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Table Of Contents  The TCP/IP Guide
 9  TCP/IP Lower-Layer (Interface, Internet and Transport) Protocols (OSI Layers 2, 3 and 4)
      9  TCP/IP Transport Layer Protocols
           9  Transmission Control Protocol (TCP) and User Datagram Protocol (UDP)
                9  TCP/IP Transmission Control Protocol (TCP)
                     9  TCP Message Formatting and Data Transfer

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TCP Message (Segment) Format
(Page 1 of 4)

In the TCP fundamentals section, I described one of the most interesting jobs that TCP performs: it allows an application to send data as an unstructured sequence of bytes, transparently packaging that data in distinct messages as required by the underlying protocol that TCP uses (normally the Internet Protocol, of course). TCP messages are called segments, the name referring to the fact that each segment is a portion of the overall data stream passing between the devices.

Roles Performed by TCP Segments

TCP segments are very much “jack of all trade” messages—they are flexible and serve a variety of purposes. A single field format is used for all segments, with a number of header fields that implement the many functions and features for which TCP is responsible. One of the most notable characteristics of TCP segments is that they are designed to carry both control information and data simultaneously. This reduces the number of segments sent, since they can perform more than one function.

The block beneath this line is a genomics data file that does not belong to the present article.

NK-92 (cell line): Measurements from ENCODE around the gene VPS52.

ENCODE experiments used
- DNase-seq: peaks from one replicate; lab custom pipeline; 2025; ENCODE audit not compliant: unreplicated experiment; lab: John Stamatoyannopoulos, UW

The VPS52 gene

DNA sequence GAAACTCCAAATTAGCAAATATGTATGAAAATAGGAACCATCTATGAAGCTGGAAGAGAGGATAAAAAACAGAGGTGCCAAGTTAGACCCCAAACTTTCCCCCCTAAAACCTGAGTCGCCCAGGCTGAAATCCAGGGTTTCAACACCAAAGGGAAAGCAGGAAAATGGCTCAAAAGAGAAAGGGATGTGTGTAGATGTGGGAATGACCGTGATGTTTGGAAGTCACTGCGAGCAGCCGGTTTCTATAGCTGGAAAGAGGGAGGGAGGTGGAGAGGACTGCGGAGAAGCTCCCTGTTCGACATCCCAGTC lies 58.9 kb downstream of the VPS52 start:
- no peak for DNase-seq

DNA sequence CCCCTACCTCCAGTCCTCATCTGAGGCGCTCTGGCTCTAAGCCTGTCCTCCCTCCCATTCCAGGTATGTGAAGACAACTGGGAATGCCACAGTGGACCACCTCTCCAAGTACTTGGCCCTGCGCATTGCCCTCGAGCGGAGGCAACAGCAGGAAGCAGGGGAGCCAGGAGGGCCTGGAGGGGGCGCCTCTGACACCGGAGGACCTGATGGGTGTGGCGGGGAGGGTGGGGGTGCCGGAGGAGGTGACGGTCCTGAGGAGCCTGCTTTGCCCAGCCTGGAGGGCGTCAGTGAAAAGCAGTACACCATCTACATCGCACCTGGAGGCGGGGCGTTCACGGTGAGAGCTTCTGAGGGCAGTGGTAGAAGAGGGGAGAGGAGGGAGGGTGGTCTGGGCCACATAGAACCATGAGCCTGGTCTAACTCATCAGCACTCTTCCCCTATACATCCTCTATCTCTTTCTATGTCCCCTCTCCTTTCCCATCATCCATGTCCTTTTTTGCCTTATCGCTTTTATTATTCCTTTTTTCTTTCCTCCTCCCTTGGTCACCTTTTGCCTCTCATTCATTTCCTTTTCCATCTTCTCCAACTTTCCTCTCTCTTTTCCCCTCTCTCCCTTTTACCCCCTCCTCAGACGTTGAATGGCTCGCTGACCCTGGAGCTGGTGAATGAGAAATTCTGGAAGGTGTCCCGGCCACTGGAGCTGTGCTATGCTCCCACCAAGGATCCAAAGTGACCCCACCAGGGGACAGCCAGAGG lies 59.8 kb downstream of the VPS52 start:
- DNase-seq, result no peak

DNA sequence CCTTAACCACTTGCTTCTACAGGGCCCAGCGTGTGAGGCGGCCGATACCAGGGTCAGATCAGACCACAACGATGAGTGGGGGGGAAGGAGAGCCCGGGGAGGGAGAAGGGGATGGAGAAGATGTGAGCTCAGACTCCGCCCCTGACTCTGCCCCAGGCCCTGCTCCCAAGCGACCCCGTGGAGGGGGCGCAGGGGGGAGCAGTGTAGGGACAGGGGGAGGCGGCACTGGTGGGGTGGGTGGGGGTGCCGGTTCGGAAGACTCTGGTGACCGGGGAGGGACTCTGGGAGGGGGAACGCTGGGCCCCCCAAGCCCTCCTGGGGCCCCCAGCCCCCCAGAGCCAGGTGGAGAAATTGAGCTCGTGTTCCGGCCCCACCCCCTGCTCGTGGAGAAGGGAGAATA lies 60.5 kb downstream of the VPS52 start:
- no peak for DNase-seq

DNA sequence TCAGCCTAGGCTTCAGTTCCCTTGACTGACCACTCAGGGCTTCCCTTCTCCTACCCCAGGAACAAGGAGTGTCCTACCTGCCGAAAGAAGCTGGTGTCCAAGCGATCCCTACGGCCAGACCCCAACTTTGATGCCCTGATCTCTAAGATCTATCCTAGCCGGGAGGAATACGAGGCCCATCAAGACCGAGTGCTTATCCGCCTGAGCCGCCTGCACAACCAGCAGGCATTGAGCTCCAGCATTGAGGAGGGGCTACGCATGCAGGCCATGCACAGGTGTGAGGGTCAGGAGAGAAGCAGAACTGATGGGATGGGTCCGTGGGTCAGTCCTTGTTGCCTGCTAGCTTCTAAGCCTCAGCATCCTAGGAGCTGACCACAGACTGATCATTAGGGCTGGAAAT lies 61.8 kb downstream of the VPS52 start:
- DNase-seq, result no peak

For example, there is no need to send separate acknowledgments in TCP because each TCP message includes a field for an acknowledgment byte number. Similarly, one can request that a connection be closed while sending data in the same message. The nature of each TCP segment is indicated through the use of several special control bits. More than one bit can be sent to allow a segment to perform multiple functions, such as when a bit is used to specify an initial sequence number and acknowledge receipt of another such segment at the same time.


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